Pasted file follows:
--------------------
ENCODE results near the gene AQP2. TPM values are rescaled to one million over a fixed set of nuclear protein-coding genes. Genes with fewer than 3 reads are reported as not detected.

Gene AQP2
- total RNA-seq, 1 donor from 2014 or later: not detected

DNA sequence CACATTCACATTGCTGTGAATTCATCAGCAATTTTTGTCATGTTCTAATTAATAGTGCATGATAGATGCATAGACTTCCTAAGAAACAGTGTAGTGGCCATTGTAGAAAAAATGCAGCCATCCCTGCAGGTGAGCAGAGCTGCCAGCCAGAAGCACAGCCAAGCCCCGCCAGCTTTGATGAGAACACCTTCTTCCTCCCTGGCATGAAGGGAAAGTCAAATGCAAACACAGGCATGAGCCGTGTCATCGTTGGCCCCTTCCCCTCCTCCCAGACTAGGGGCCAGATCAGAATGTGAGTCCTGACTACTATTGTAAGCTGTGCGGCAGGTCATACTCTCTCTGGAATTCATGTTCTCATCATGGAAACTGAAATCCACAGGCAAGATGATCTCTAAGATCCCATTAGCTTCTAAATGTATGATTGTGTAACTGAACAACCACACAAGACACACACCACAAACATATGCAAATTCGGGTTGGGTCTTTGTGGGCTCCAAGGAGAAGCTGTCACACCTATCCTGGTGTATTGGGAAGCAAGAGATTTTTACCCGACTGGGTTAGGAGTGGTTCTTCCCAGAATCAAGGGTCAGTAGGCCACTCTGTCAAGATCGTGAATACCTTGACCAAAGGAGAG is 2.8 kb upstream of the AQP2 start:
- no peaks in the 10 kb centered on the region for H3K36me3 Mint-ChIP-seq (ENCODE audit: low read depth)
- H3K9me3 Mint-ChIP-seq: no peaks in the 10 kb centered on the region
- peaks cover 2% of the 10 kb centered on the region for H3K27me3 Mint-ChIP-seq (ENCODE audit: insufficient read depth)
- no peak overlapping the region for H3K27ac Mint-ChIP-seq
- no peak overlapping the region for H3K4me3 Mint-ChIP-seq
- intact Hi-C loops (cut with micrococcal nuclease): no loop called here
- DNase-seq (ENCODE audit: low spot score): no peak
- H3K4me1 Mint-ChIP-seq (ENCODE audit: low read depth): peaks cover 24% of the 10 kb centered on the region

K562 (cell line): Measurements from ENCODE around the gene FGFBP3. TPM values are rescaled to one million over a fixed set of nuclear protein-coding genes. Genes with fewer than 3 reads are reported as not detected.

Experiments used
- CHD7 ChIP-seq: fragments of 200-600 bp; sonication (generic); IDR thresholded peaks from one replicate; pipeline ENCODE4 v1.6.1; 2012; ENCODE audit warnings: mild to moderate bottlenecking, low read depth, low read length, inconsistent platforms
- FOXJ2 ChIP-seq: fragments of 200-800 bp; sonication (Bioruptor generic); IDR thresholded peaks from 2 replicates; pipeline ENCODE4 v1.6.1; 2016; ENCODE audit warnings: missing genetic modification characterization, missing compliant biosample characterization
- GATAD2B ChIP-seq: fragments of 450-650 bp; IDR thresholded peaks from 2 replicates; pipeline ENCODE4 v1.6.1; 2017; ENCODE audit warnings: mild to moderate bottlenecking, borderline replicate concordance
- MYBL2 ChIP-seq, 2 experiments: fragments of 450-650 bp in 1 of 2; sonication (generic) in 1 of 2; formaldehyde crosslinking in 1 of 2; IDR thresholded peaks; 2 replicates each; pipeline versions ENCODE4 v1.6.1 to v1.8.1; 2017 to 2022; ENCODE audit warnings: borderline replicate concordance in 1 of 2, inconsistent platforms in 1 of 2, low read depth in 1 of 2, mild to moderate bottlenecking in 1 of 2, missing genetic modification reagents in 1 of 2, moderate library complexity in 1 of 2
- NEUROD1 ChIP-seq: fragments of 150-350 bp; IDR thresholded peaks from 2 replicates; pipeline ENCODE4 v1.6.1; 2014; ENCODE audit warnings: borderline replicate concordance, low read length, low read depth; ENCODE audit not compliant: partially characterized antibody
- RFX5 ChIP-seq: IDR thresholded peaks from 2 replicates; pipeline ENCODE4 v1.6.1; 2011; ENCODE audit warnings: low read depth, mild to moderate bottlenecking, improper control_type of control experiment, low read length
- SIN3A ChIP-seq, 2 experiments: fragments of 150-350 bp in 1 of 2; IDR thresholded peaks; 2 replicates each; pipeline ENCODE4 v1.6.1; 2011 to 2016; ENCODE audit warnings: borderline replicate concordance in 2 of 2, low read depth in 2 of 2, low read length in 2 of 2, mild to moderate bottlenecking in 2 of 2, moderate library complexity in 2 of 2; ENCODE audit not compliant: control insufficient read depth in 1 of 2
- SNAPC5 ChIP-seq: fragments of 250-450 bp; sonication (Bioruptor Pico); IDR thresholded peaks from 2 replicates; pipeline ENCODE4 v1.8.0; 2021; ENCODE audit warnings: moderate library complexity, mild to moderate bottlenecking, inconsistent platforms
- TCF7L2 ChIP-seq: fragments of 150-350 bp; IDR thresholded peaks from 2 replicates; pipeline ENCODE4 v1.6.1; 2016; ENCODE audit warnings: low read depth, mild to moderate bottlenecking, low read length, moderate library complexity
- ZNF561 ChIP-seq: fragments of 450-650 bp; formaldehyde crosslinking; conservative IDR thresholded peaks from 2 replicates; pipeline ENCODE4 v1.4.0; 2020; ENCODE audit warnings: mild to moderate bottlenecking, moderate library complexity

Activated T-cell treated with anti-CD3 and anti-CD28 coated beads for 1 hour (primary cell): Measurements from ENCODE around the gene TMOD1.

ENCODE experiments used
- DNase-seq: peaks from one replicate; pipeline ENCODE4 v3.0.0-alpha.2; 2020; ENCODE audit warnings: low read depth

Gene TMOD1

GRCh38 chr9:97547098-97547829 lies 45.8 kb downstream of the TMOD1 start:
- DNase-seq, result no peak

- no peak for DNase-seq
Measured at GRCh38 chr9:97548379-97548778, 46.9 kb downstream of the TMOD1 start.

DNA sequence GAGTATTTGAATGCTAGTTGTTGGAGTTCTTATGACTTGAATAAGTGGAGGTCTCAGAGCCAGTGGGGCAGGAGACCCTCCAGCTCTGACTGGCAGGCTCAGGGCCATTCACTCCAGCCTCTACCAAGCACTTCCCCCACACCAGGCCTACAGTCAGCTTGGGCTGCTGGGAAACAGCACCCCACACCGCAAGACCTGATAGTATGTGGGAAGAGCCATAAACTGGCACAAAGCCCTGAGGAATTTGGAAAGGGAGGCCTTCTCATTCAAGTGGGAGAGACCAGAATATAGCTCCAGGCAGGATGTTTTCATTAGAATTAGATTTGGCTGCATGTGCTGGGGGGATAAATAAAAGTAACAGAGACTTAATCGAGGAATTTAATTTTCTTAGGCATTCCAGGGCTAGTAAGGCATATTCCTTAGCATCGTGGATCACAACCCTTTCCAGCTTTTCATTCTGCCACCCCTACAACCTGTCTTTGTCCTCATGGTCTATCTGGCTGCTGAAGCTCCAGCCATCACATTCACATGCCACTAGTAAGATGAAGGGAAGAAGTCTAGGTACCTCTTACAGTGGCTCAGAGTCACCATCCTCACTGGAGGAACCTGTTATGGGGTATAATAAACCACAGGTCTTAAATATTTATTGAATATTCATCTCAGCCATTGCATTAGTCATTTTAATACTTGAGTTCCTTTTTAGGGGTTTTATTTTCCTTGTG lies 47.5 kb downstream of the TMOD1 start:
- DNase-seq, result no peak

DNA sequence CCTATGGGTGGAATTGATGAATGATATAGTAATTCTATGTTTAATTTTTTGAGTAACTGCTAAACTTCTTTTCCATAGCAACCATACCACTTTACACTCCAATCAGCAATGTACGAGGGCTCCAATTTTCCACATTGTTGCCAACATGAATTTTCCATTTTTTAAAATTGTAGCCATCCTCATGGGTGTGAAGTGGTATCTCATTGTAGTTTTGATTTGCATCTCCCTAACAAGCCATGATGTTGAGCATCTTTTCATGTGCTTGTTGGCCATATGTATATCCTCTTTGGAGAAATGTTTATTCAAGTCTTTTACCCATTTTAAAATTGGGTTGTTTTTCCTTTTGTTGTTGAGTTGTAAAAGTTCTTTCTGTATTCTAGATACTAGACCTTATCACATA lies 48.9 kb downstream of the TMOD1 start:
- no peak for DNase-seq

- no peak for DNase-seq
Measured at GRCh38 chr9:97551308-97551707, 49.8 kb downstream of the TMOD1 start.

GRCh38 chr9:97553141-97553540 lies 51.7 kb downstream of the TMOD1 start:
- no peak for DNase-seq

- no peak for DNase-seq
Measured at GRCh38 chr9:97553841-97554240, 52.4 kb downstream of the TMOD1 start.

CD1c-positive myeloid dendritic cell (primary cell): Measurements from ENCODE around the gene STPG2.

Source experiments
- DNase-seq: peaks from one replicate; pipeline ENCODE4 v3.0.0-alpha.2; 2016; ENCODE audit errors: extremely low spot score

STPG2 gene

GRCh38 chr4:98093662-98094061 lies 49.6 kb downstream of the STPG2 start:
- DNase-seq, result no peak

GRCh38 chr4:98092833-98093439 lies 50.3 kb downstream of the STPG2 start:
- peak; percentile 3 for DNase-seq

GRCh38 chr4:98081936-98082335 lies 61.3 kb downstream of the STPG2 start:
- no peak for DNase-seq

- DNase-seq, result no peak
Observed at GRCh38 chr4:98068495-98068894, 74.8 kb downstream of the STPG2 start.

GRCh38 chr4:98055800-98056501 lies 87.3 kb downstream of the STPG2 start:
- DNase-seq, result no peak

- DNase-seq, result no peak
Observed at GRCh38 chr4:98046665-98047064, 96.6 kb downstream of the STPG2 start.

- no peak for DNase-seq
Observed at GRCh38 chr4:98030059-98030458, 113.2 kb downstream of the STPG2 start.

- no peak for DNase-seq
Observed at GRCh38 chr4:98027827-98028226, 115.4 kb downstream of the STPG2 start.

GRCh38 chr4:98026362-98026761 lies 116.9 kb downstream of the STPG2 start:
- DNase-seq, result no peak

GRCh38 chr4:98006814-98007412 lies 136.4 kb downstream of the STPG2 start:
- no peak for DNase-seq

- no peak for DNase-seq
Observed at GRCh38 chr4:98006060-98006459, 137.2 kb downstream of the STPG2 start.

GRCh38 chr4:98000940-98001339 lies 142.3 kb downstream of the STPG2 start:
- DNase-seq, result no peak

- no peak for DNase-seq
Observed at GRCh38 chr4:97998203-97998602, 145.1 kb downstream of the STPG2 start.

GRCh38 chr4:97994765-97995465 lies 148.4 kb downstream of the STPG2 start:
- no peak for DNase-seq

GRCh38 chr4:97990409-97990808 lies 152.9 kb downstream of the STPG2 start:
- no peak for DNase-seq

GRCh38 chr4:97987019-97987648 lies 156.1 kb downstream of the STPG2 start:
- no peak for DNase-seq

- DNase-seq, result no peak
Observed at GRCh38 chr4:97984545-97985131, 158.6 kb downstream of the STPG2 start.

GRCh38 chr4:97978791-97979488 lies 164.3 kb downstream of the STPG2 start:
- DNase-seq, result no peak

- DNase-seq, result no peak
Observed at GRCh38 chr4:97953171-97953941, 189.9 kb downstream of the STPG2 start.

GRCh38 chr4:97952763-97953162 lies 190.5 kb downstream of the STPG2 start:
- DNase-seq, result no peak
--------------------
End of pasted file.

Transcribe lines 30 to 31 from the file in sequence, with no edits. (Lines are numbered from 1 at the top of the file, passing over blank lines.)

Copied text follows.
- DNase-seq, result no peak

- no peak for DNase-seq